If you would like new posts to come directly to your email. Please enter your email here.

Wednesday, October 18, 2017

ECE Support for Multiracial Families



Several years in America General Mills highlighted the cutest kid in their commercial. Little did they imagine that the little girl's parentage would spark such an ugly debate. Yet, race in America is still a large issue. This black man/ white woman intercultural; couple is just the start of the of the process.  Many black women are also choosing to marry from other racial groups and the more our children share high school and college experiences the more families we will see with intercultural couples. In February 2012 the Pew Group released a report on this issue http://www.pewsocialtrends.org/2012/02/16/the-rise-of-intermarriage/ .The report shows that 8.2% of married  couples are multiracial. This means that at least 8.2 % of children entering into early childhood programs are going to either see or be in a multi-racial family.  

We here in the US have such a problem with cultural differences it is often astounding.  I remember when I was 16, I was in line at Venture (wow throw back!) I was standing in line with a friend who was older and I babysat for; a very light skinned black woman. She had run out of a conditioner she used on her daughter's hair, She had been out playing in her kiddie pool, we ran to the store to get it. While in line; a woman behind us said very loudly,"I just hate it when these white women marry black men and have no idea how to take care of their children's hair." It was the first time I had ever heard something so blatantly racist and mean. My friend turned to the woman and said in her very inner-city St. Louis dialect, "I ain't white, and I know exactly what to do with my baby's hair. Life might be easier for you if you minded your own business." The other woman's mouth dropped open in surprise and she tried to apologise. But, my friend who had had a bad day already was not in the mood for apologies and just ignored her. I share this story because it is important to realize that mixed cultural families face bigotry, and prejudice in today's world as shown with the Cheerios commercial as they always have. They should not also have to face it in their ECE community.

The facts are children who are taught to accept all of who they are develop a stronger and more well-developed sense of self. In her blog Chantilly from Bicultural Familia writes there are ( things families can do to raise conficent kids. Who know who they are as a person.(http://www.biculturalfamilia.com/tips-for-raising-confident-multiracial-children/).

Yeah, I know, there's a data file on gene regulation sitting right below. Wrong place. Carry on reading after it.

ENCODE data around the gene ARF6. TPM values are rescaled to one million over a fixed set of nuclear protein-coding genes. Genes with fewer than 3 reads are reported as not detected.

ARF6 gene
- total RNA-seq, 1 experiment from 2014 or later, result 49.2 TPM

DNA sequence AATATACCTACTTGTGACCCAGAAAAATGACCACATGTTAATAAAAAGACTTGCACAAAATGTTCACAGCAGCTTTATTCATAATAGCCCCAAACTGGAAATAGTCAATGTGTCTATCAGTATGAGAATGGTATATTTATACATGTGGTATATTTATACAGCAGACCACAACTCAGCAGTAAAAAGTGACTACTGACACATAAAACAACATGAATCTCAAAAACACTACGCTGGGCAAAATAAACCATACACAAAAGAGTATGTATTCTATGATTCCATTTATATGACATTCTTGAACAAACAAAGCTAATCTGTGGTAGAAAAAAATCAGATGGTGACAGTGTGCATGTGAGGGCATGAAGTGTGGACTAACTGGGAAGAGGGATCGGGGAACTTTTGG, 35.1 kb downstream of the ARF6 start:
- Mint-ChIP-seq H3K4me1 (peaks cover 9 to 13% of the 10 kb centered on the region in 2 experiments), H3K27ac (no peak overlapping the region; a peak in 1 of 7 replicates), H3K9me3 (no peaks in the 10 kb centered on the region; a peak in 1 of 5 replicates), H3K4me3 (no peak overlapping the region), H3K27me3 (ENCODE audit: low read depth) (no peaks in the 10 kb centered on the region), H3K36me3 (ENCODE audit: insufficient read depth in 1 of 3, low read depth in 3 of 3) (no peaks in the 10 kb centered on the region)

Those of us in early childhood can help children of mixed heritage by helping them and their peers understand a variety of cultures. Learning to accept all kinds of cultural and famiiy member make-ups; help children learn from the wold around them. As they participate in the ECE classroom children become exposed to a variety of cultural differences which help then learn to value themselves and others. This is clearly a component of  social/emotional development and learning about it  must be supported. Here are a few suggestions:

Books about multiracial families
No Tildes on Tuesdays: by Cherrye Vasquez
The Aunt in Our House by Angela Johnson
Black is Brown is Tan by Arnold Adoff
Brown Like Me by Noelle Lamperti
Dumpling Soup by Jama Kim Rattigan
Hope by Isabella Monk
How My Parents Learned to Eat by Ina R. Friedman

Cooking Experiences
Create snacks that showcase a variety of multicultural tastes and talk about differing ways people prepare foods in dinfferent cultures. Discuss how in a multiracial family cooking practices are mixed.

Pictures and Posters
Hang a variety of pictures and posters that showcase all kinds of family groups and multiracial families.

Circle Time Discussions
Teachers can use circle time to discuss family. Invite children to bring in pictures of their own families to share and discuss all the differenes the children's pictures exhibit.

Parent Involvement
Because teaching culture has often included asking parents to bring in dishes, tell stories, and give children a picture of their lives as part of our cultural teachings. Inviting parents iof multicultural families to come in and talk about how their family meld the two cultures in their homes.

Using these tools will expand the social/emotional aspects of ECE classrooms and help children like the little girl in the Cheerios commercial begin to accept themselves as a single person who is a reflection of two or many other cultures. This is a large part of family engagement and support we in the field of ECE can do to support our families.

Believe in Parenting

Want more information? ptanda.org

No comments:

Post a Comment